Statistic Netherlands informs:

Foreign graduates are increasingly staying in the Netherlands to work

To be exact, 32 percent of international graduates have a job in the Netherlands one year after receiving their diploma. Previously, this figure used to fluctuate around the 22-percent mark but it has risen sharply among those graduating in 2018, according to CBS.

Some of them entered the job market during the pandemic, which might explain why they were more inclined to stay in the Netherlands to work, regardless of the job. “We do not differentiate between those working on jobs that are related to their studies and those who are working at, say, a grocery store”, notes Tanja Traag, a spokesperson for CBS.

If this phenomenon really turns out to be a result of the pandemic, the percentage is expected to decrease again. “An alternative theory is that this is related to shortages in the labour market”, suggests Traag. “In that case, we would expect the current proportion to be maintained or perhaps even continue growing.” Later this year, CBS will announce the figures for the class of 2019.

Image: HOP. Source: CBS

In any case, the employment market is surely influencing the likelihood of international staying. According to CBS, the study programmes with the highest number of graduates staying in the country are almost all of a technical nature, a so-called "shortfall sector", where many people are required.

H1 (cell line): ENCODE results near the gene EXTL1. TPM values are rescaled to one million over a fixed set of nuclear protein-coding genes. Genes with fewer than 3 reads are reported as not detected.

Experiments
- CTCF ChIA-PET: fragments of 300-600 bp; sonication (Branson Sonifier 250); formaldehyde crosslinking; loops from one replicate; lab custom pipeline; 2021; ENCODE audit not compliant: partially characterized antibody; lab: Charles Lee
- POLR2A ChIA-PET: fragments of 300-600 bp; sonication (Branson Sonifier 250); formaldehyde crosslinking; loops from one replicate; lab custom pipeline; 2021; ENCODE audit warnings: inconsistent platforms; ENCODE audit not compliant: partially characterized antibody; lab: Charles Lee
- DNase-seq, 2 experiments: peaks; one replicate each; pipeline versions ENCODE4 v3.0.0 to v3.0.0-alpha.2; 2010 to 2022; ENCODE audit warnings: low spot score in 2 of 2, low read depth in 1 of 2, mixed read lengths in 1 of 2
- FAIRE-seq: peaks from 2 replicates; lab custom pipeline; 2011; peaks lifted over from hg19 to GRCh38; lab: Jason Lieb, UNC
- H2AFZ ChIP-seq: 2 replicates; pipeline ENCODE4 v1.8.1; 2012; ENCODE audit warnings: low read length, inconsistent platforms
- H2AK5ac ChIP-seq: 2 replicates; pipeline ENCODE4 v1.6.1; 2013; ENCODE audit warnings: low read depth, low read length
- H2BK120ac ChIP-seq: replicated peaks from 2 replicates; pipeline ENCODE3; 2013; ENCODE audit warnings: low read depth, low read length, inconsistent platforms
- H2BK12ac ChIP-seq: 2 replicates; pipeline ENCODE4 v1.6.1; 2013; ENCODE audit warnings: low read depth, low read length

HOP. Source: CBS

The number of international students in the Netherlands is steadily increasing, particularly in university Master’s degree programmes. As a result, a growing number are also graduating. In 2019/2020, there were nearly twenty thousand.

On a political level, there have been many calls for the influx of foreign students to be curbed, partly because the government would be investing too much money in students who end up not staying. Others point to the economic benefits of internationalisation. Below the line, they provide money to the treasury, argues the internationalisation organisation Nuffic. They believe the contribution to be around 1.5 billion euros per year.

HOP. Source: CBS

Most popular study programmes
Most international students opt for a Bachelor’s degree in the field of behavioural and social sciences at a university, according to a statement by CBS last week. Arts programmes are particularly popular among those attending a university of applied sciences.

In these study areas, approximately one in four is working in the Netherlands one year after graduating. In comparison, that figure climbs to almost one in two when it comes to technology, IT and services.